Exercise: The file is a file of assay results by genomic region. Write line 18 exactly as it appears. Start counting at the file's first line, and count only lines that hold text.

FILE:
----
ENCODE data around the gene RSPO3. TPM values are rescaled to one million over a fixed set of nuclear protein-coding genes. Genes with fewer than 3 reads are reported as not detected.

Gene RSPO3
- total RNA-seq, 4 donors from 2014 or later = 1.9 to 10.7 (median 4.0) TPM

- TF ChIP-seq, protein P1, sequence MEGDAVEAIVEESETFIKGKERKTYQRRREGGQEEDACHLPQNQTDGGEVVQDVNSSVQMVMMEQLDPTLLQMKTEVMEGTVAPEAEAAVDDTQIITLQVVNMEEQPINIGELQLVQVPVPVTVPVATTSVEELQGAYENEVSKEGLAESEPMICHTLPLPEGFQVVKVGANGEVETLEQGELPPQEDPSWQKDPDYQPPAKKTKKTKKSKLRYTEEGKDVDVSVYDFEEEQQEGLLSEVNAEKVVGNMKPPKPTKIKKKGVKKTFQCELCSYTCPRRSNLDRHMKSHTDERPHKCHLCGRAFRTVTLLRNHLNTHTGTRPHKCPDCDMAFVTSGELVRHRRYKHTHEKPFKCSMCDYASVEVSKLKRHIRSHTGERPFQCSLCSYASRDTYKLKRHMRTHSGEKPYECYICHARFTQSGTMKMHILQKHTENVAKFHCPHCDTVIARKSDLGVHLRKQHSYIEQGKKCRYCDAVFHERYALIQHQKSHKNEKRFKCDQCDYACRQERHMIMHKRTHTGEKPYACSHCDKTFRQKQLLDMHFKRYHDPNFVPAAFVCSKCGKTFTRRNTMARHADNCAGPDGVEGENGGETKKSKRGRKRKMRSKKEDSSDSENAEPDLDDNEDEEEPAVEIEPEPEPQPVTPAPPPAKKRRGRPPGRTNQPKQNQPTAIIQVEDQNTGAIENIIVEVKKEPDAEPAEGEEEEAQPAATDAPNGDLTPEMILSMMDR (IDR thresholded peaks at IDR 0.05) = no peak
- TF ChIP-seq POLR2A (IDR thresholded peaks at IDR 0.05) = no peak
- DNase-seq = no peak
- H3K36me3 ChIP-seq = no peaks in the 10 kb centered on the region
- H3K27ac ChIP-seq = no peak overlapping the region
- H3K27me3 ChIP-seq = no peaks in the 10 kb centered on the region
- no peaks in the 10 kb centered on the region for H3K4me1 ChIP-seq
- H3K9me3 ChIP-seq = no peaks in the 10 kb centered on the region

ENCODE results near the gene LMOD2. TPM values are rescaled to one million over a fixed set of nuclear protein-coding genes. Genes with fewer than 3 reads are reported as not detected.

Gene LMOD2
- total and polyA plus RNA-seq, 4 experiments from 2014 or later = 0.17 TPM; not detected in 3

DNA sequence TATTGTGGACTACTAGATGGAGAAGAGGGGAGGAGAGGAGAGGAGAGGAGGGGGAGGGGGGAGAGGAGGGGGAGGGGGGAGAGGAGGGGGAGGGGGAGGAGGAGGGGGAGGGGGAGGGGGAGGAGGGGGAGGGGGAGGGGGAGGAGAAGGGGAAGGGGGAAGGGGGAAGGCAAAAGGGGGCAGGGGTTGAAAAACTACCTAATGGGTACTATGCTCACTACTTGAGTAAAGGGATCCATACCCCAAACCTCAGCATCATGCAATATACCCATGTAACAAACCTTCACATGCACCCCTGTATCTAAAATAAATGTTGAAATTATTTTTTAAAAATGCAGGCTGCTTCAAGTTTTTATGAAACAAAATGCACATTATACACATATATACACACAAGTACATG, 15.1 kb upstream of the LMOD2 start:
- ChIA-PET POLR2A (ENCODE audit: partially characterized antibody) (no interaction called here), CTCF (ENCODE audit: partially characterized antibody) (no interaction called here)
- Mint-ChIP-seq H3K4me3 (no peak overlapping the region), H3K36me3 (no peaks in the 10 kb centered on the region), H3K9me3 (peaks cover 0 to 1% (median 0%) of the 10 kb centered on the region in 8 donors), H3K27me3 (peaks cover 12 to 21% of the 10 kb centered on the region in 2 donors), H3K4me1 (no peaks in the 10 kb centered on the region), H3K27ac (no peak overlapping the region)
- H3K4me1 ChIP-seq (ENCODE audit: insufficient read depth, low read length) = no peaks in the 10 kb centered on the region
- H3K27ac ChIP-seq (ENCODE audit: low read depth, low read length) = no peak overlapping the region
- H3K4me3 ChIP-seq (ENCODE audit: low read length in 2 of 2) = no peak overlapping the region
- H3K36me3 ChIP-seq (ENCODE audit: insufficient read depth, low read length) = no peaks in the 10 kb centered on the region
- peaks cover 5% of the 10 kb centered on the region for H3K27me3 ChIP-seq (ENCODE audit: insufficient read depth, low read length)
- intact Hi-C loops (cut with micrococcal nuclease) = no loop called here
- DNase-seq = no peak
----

- H3K4me1 ChIP-seq (ENCODE audit: insufficient read depth, low read length) = no peaks in the 10 kb centered on the region